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Trine Developers: Community Engagement Has Upside If Promises Met

In Gamasutra's latest postmortem, Frozenbyte -- developers of PC/PSN title Trine -- recount how strong community relations lead to interest in the game, but b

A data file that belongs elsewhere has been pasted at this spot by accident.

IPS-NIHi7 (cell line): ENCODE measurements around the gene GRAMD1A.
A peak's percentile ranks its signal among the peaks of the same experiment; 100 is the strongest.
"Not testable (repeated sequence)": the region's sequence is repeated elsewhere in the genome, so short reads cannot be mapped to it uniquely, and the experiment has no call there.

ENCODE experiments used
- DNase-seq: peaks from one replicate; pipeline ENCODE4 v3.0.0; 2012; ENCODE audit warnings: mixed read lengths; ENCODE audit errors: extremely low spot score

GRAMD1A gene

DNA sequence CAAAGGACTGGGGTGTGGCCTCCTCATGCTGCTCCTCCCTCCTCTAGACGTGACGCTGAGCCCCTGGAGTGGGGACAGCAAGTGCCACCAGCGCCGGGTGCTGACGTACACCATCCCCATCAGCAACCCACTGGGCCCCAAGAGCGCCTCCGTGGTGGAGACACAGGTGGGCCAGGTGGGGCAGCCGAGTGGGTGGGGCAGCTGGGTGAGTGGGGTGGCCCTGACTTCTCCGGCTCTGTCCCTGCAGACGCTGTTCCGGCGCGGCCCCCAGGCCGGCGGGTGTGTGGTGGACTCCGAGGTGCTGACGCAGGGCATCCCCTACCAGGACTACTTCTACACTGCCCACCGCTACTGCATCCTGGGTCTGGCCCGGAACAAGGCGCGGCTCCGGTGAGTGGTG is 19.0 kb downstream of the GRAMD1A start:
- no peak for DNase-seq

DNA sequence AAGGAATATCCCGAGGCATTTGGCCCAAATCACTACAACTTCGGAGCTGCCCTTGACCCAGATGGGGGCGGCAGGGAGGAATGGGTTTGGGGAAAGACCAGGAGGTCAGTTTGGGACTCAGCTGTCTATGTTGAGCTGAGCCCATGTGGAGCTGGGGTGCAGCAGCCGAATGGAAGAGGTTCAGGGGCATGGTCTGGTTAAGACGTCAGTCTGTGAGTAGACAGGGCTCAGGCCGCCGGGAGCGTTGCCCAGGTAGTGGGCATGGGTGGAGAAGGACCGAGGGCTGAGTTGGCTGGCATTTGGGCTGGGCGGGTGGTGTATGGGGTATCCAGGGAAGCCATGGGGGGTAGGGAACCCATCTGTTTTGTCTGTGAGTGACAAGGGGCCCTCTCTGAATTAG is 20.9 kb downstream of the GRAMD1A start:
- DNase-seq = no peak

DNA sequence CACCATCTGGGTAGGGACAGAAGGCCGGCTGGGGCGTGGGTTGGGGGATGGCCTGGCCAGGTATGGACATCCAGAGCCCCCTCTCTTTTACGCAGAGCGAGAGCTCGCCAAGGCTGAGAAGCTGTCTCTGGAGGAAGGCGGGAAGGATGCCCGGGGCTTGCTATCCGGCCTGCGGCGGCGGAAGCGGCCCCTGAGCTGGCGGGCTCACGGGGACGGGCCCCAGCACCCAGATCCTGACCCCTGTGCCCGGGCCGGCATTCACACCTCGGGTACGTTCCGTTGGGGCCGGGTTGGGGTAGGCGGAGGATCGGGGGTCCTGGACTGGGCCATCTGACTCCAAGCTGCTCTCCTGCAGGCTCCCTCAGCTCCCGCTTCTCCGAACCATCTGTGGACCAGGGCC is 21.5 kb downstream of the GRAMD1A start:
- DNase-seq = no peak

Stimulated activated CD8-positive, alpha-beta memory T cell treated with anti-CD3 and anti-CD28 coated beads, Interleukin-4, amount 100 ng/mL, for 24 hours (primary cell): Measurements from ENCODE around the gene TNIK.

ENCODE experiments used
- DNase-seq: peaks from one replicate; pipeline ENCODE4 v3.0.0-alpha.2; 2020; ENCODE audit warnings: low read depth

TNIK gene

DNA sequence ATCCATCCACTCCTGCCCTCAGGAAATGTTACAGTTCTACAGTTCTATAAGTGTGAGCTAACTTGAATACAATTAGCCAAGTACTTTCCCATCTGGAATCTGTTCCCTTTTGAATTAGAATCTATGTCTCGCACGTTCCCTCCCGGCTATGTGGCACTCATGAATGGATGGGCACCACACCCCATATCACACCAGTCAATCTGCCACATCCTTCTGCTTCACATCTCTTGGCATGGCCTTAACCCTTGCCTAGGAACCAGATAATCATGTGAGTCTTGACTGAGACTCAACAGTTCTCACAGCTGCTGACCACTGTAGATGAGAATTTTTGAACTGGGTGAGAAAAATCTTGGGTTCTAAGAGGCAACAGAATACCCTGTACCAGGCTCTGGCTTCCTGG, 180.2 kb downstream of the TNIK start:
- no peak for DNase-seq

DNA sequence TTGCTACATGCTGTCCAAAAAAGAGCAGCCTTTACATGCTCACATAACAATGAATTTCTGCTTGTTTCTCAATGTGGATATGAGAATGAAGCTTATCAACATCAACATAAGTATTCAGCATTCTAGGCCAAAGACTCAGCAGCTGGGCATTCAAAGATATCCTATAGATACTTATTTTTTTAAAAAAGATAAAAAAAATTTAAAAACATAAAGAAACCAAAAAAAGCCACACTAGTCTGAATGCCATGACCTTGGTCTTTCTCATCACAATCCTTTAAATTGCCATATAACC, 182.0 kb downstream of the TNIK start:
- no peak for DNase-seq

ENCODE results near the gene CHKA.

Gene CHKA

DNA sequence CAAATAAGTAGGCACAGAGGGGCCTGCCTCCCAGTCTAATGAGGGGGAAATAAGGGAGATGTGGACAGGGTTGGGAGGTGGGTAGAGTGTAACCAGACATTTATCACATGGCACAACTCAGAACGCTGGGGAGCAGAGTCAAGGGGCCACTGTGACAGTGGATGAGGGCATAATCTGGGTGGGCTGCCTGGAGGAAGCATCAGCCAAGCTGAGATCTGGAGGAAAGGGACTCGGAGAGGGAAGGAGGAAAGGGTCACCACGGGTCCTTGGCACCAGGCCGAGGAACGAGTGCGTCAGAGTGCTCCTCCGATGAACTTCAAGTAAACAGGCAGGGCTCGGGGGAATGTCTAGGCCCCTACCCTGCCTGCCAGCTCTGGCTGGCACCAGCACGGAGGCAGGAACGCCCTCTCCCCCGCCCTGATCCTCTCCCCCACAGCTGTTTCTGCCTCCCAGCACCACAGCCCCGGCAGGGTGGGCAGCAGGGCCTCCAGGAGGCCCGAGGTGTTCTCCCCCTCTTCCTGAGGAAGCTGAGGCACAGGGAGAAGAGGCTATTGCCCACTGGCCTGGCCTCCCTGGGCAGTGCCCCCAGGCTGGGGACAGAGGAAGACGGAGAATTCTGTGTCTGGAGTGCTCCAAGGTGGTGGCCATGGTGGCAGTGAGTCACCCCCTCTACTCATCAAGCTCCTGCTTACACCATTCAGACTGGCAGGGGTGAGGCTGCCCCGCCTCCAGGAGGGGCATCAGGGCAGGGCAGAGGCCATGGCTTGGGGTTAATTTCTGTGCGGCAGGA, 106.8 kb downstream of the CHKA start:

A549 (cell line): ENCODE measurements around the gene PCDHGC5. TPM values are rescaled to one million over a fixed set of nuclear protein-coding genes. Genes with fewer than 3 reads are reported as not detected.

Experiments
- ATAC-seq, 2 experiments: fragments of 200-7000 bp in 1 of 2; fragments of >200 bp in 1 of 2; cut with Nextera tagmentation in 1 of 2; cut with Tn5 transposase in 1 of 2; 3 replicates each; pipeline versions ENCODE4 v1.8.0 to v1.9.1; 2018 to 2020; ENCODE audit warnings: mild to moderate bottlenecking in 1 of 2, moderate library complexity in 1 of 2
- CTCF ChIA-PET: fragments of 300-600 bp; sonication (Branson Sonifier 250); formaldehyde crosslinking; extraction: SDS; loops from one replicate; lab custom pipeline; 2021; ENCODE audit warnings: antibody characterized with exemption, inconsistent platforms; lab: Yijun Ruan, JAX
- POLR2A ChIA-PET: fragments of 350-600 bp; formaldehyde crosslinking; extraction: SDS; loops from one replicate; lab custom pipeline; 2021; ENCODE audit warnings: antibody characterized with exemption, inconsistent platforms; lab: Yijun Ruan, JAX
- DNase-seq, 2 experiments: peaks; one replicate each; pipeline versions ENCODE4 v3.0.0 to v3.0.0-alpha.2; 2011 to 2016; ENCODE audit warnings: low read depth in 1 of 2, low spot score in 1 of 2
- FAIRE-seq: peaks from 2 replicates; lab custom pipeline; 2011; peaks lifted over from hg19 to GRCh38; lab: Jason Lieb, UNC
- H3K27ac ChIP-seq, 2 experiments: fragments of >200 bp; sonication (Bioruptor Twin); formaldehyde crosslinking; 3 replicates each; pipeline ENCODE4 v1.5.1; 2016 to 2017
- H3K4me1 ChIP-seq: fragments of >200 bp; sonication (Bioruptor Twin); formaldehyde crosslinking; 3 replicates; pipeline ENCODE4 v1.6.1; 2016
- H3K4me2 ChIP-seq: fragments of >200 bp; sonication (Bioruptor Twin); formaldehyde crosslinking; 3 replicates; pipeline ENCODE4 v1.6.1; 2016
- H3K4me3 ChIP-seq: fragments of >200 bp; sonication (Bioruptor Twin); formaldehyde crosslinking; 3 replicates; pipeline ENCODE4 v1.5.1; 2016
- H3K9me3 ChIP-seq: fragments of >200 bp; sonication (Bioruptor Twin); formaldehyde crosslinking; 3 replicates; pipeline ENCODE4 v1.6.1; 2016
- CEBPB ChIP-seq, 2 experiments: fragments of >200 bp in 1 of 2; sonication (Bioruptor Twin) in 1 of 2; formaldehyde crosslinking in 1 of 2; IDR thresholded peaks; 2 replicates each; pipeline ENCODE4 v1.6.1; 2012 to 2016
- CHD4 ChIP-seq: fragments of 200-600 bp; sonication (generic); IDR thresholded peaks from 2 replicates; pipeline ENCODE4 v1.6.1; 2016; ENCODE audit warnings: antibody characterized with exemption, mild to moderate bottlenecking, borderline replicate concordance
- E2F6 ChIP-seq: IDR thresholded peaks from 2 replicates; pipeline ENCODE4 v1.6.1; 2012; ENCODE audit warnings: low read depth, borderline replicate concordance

As part of Gamasutra's latest postmortem feature, Frozenbyte -- developers of PC/PSN title Trine -- recount how strong community relations lead to interest in the game, but backfired later on. To announce the game, then-unknown developer Frozenbyte decided to launch it with a trailer, which the team sweated over to make sure and get right. According to Frozenbyte CEO Lauri Hyvarinen and associate producer Joel Kinnunen, who wrote the postmortem, "The response to the trailer was totally unexpected and overwhelming. Even communities known for their harsh criticism approved of the trailer." The response from fans reinvigorated a team whose morale had been set back by difficulties and delays in development. As they duo detail: "After three years of setbacks and failures, the team was reinvigorated with newfound passion. The spirit at the office increased rapidly. This cannot be overlooked in the overall quality of the game, and it was probably crucial with the art team's freedom and their ability to succeed." The reception "helped enormously in reinforcing our belief in the game." This success also shaped the company's approach to marketing and community, write the pair. "We did everything we could from materials to press announcements, previews, interviews, websites, reviews and ultimately end-user support. We were keen to get as much press coverage as we could and it paid off." However, when the game became the victim of numerous delays due to problems encountered in the PSN certification process due to Frozenbyte and publisher Nobilis' inexperience with Sony's protocol, the team's strong community interaction became an Achilles' Heel. "Our long history of successful forum interaction with our fans backfired, when the estimated release dates we posted were missed time and again. When we realized the process could take longer, we became more vague with "no comment" posts, which did not do much to help... with each delay the user comments started to turn more and more frustrated," write Hyvarinen and Kinnunen. "At the end of the day, Trine lost most of its PSN marketing and launch hype due to the delays, especially in North America. This, in addition to the vastly different release dates and inconsistent pricing across the platforms, undoubtedly affected sales greatly." The full postmortem, which contains much more detail about the development of the well-rated PSN/PC game, is live today on Gamasutra.

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